This morning I finally took delivery of the 2011 Five Euro coin from the Koninklijke Nederlandse Munt (Royal Dutch Mint). This coin has received plenty of coverage over the last few weeks due to the inclusion of a QR code in it's design - the first time we have seen the codes being used in such a permanent and far reaching way. Permanent in that these coins will be in circulation in the Netherlands long after many QR code campaign will have been and gone, far reaching in that they will pass through many hundreds of hands over their lifetime.
That's all very interesting, but the big question for those of us who have been following the progress of QR code usage is, does it work? By that I don't just mean, "Does it scan?", but "Does it lead somewhere with added value?". Does it give the user a reward for taking out their mobile phone, opening their scanning app (Optiscan for you iPhone users of course ;)) and capturing the QR code? Well, sort of.
When scanned, you are prompted to watch a short video. An overclocked journey in through the front door of the Mint leading to a bin full of the new coins, with a soundtrack straight from a suspense thriller. Odd, but better than an overly long video. Most people scanning the code (in the long term) probably wouldn't be interested in the process of decision making and creation that led to the QR code use anyway (although a link to that on the page would be good). You can see the video by clicking the image to the right.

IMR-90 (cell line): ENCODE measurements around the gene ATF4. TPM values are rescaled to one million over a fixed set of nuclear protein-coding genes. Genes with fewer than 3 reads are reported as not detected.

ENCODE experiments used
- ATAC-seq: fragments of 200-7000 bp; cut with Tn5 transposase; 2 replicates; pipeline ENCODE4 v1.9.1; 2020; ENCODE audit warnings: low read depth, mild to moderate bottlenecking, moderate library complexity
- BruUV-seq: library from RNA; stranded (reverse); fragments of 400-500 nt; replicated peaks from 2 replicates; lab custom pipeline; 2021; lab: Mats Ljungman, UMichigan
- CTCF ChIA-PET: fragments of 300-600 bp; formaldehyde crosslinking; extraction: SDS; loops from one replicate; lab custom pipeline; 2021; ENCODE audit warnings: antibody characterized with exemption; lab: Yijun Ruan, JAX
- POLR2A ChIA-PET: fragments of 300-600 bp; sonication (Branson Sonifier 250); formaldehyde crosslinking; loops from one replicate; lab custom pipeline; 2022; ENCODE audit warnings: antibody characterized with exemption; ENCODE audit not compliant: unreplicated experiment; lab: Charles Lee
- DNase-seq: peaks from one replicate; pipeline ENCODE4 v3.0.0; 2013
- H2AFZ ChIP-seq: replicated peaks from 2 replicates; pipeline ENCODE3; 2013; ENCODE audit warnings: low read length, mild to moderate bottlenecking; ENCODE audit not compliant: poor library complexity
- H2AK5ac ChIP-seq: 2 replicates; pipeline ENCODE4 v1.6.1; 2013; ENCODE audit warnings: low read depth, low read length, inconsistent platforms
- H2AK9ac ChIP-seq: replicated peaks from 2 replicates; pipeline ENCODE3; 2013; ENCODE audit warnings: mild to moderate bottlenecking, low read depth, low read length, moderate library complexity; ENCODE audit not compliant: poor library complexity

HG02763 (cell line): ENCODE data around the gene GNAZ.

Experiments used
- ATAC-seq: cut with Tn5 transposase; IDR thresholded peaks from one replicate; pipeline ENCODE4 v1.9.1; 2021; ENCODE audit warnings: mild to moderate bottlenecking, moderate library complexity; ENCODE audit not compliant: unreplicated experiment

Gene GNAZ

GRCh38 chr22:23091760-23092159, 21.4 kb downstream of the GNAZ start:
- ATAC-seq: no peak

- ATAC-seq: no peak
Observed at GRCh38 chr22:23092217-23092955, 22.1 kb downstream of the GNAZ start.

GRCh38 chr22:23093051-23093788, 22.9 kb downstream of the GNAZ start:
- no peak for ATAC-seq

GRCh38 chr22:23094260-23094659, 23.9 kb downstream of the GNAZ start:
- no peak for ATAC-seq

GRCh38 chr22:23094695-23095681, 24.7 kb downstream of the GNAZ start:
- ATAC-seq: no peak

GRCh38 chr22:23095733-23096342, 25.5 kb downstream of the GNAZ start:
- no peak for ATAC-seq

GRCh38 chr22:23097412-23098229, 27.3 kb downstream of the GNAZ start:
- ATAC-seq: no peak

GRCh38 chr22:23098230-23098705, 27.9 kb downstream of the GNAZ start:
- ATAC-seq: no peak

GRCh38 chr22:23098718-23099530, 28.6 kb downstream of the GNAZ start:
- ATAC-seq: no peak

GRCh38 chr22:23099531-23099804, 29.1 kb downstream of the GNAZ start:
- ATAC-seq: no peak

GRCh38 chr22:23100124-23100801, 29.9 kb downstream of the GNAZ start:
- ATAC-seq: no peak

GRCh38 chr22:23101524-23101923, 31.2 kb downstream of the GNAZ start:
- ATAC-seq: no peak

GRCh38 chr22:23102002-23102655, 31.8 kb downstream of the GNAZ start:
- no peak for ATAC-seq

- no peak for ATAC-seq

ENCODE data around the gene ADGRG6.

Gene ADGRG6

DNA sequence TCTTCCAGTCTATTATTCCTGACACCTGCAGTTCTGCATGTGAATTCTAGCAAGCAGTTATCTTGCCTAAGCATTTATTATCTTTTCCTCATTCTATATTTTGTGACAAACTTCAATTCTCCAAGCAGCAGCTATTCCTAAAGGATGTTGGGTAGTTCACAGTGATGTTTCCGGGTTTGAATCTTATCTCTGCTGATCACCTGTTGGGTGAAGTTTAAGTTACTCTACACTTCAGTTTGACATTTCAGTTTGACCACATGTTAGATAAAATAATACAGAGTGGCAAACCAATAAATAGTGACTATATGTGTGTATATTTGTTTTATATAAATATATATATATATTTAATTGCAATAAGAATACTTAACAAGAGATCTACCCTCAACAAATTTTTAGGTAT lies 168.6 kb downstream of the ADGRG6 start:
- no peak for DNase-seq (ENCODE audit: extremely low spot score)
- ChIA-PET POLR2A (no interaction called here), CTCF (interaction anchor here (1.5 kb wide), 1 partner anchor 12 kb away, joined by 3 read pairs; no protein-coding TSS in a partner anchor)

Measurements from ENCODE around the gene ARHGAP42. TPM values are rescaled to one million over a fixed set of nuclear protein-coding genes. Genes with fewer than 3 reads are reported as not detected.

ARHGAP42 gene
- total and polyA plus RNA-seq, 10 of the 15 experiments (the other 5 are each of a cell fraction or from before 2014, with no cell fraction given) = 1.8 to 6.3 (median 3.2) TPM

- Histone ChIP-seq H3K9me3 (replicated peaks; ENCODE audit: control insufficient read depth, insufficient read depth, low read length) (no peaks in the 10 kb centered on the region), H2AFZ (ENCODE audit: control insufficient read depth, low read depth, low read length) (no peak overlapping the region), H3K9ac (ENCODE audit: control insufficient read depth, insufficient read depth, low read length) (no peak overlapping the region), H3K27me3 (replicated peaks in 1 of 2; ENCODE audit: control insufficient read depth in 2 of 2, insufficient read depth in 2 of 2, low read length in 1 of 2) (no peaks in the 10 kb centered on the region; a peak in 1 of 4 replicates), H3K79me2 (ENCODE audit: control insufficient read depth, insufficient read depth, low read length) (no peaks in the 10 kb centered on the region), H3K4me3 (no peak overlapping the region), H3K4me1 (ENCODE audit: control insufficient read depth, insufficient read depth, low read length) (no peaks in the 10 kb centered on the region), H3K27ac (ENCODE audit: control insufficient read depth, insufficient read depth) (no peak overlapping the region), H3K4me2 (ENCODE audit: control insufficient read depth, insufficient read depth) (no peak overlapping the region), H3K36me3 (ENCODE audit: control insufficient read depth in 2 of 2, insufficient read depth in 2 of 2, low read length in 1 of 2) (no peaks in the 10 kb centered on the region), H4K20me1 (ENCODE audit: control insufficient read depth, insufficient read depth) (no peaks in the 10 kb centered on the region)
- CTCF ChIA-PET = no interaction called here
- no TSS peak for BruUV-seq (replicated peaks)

Then we are presented with the site - a non-mobile site! A bad start, perpetrating the most complained about aspect of many QR code marketing campaigns. You would think that, if they were going to add a QR code to something as important and representational as their own currency, the homework would have been done on how best to implement it. This can of course be rectified, and hopefully will, but will it have already put too many people off?
Once zoomed in, we can at least still play the game they have embedded here as it is not Flash based. It's a simple game of memory, matching pairs of cards - all front or rear designs of commemorative Dutch coins. A nice enough distraction for a few minutes, but again, there is no further incentive. Where is my option to post my score online and share the link with friends? Maybe winning games could open up more of the website or other, more marketable incentives? What do you think?
It's good to see QR codes used in this way, but I hope that the Royal Dutch Mint are paying attention and make suitable alterations to the landing page. There is also scope for them to change the destination over time, allowing for the QR code to have more longevity as people scan it to see where they are taken next.